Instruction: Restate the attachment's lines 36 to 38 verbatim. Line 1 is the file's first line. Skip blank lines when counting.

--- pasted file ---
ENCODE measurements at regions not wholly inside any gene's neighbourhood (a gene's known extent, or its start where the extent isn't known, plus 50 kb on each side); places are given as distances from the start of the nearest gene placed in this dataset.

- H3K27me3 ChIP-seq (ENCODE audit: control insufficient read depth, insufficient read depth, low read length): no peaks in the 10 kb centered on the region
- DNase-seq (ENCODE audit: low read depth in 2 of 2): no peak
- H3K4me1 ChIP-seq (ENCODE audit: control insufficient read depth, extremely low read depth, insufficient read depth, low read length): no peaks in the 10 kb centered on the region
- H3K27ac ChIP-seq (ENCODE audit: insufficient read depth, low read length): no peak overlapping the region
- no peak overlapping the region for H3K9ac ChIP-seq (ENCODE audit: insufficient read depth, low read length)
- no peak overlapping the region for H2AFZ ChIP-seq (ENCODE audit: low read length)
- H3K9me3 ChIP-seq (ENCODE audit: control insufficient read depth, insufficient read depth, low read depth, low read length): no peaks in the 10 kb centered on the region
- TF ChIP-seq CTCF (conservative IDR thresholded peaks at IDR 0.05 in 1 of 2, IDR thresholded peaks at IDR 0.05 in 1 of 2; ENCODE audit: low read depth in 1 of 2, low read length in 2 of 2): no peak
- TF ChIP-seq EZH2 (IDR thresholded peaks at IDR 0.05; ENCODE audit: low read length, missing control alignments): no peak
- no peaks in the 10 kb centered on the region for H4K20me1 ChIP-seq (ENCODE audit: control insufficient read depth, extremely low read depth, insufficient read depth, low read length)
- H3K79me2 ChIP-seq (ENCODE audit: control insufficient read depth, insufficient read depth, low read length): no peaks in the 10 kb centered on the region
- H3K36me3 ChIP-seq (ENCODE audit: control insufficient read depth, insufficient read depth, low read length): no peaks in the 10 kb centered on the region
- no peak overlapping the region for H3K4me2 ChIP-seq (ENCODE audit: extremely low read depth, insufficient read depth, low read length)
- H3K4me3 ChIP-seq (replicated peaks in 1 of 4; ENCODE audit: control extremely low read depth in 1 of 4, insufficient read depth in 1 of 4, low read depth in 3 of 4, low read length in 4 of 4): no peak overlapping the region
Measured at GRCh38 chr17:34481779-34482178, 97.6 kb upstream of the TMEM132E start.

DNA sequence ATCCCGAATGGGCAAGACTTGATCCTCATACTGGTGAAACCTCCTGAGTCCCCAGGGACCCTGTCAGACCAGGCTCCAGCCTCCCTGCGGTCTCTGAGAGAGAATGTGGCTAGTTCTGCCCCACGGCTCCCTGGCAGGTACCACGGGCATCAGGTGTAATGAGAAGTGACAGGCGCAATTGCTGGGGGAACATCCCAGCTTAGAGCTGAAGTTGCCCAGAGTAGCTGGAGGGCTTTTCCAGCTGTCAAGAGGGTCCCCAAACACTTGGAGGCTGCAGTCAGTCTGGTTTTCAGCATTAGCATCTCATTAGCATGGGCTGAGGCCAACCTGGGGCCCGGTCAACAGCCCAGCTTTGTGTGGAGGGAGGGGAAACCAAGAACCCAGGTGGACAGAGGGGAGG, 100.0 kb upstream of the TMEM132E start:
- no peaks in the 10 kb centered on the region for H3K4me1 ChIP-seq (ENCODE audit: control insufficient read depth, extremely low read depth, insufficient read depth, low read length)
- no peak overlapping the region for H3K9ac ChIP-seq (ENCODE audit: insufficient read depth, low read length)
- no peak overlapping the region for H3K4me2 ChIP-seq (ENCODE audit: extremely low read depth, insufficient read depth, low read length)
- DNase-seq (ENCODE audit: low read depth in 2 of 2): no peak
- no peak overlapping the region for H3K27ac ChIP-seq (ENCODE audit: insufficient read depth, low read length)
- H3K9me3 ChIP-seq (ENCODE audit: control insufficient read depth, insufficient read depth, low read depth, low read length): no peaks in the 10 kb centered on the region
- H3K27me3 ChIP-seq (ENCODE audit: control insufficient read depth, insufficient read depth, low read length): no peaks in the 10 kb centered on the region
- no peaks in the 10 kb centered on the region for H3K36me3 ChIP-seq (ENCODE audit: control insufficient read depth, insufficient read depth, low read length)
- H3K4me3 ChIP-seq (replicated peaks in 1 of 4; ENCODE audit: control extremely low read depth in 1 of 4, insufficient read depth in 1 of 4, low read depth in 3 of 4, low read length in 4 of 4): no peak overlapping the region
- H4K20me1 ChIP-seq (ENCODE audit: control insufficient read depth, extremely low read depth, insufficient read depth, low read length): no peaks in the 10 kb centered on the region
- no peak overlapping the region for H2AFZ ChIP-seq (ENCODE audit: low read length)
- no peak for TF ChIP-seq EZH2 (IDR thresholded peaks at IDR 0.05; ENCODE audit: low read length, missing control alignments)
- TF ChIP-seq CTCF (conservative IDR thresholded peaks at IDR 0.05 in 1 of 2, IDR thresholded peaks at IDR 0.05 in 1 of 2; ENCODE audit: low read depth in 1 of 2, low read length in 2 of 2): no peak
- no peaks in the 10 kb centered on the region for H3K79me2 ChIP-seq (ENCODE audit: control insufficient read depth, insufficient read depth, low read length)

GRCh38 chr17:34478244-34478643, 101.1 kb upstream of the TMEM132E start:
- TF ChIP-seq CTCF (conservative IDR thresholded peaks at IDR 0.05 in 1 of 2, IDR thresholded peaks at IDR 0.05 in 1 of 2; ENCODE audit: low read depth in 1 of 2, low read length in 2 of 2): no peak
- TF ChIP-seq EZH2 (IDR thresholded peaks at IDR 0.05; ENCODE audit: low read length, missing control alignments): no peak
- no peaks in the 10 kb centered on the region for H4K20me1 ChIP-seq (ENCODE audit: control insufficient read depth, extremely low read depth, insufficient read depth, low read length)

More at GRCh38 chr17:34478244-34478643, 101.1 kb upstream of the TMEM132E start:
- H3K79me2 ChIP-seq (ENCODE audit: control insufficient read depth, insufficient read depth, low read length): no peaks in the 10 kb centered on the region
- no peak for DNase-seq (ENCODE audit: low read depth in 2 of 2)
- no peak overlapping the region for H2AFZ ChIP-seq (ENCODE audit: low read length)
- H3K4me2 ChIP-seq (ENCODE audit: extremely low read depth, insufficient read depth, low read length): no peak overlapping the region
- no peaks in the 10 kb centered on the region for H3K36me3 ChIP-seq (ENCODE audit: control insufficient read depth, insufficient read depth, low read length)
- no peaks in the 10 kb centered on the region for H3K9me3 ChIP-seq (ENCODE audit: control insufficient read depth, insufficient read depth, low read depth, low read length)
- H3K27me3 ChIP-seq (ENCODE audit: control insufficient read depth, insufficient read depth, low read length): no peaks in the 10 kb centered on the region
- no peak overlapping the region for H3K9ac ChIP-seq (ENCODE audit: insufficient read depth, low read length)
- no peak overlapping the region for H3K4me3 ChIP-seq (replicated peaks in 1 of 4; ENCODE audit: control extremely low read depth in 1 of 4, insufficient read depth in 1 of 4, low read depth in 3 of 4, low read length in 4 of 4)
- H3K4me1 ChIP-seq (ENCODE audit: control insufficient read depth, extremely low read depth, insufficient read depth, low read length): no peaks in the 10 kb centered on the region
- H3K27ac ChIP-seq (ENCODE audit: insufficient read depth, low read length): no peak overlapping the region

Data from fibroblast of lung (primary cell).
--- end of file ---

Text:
More at GRCh38 chr17:34478244-34478643, 101.1 kb upstream of the TMEM132E start:
- H3K79me2 ChIP-seq (ENCODE audit: control insufficient read depth, insufficient read depth, low read length): no peaks in the 10 kb centered on the region
- no peak for DNase-seq (ENCODE audit: low read depth in 2 of 2)